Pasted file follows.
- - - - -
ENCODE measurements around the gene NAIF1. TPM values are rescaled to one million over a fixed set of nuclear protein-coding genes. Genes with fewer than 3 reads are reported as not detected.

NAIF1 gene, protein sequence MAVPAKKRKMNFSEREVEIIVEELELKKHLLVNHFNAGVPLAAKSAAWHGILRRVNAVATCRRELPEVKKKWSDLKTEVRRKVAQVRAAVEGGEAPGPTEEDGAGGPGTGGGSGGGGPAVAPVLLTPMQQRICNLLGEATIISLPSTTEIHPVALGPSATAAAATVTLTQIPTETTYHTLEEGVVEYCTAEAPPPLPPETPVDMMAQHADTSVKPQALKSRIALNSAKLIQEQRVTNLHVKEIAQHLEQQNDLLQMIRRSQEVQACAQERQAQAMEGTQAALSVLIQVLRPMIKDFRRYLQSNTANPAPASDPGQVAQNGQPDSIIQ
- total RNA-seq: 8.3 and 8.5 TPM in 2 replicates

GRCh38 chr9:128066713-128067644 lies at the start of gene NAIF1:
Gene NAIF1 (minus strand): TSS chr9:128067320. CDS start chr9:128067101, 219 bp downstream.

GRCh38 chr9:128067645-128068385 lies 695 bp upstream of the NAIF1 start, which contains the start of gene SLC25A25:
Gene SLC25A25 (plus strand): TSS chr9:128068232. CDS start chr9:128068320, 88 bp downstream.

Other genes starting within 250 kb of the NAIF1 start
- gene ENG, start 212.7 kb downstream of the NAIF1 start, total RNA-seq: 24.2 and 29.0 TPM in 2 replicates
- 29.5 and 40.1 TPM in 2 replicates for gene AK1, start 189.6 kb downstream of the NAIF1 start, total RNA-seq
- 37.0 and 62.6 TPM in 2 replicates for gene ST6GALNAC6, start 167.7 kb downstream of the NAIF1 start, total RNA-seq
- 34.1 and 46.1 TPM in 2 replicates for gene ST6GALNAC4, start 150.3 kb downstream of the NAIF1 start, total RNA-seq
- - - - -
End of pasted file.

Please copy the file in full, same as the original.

ENCODE measurements around the gene NAIF1. TPM values are rescaled to one million over a fixed set of nuclear protein-coding genes. Genes with fewer than 3 reads are reported as not detected.

NAIF1 gene, protein sequence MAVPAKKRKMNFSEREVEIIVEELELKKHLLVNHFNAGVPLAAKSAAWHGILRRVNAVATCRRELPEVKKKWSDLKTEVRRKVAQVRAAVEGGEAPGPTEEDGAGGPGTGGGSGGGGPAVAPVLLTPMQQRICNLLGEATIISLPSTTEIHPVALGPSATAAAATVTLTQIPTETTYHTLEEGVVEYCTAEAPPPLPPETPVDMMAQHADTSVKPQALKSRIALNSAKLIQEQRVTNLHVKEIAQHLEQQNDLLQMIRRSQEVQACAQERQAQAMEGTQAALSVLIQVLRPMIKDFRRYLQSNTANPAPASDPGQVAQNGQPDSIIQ
- total RNA-seq: 8.3 and 8.5 TPM in 2 replicates

GRCh38 chr9:128066713-128067644 lies at the start of gene NAIF1:
Gene NAIF1 (minus strand): TSS chr9:128067320. CDS start chr9:128067101, 219 bp downstream.

GRCh38 chr9:128067645-128068385 lies 695 bp upstream of the NAIF1 start, which contains the start of gene SLC25A25:
Gene SLC25A25 (plus strand): TSS chr9:128068232. CDS start chr9:128068320, 88 bp downstream.

Other genes starting within 250 kb of the NAIF1 start
- gene ENG, start 212.7 kb downstream of the NAIF1 start, total RNA-seq: 24.2 and 29.0 TPM in 2 replicates
- 29.5 and 40.1 TPM in 2 replicates for gene AK1, start 189.6 kb downstream of the NAIF1 start, total RNA-seq
- 37.0 and 62.6 TPM in 2 replicates for gene ST6GALNAC6, start 167.7 kb downstream of the NAIF1 start, total RNA-seq
- 34.1 and 46.1 TPM in 2 replicates for gene ST6GALNAC4, start 150.3 kb downstream of the NAIF1 start, total RNA-seq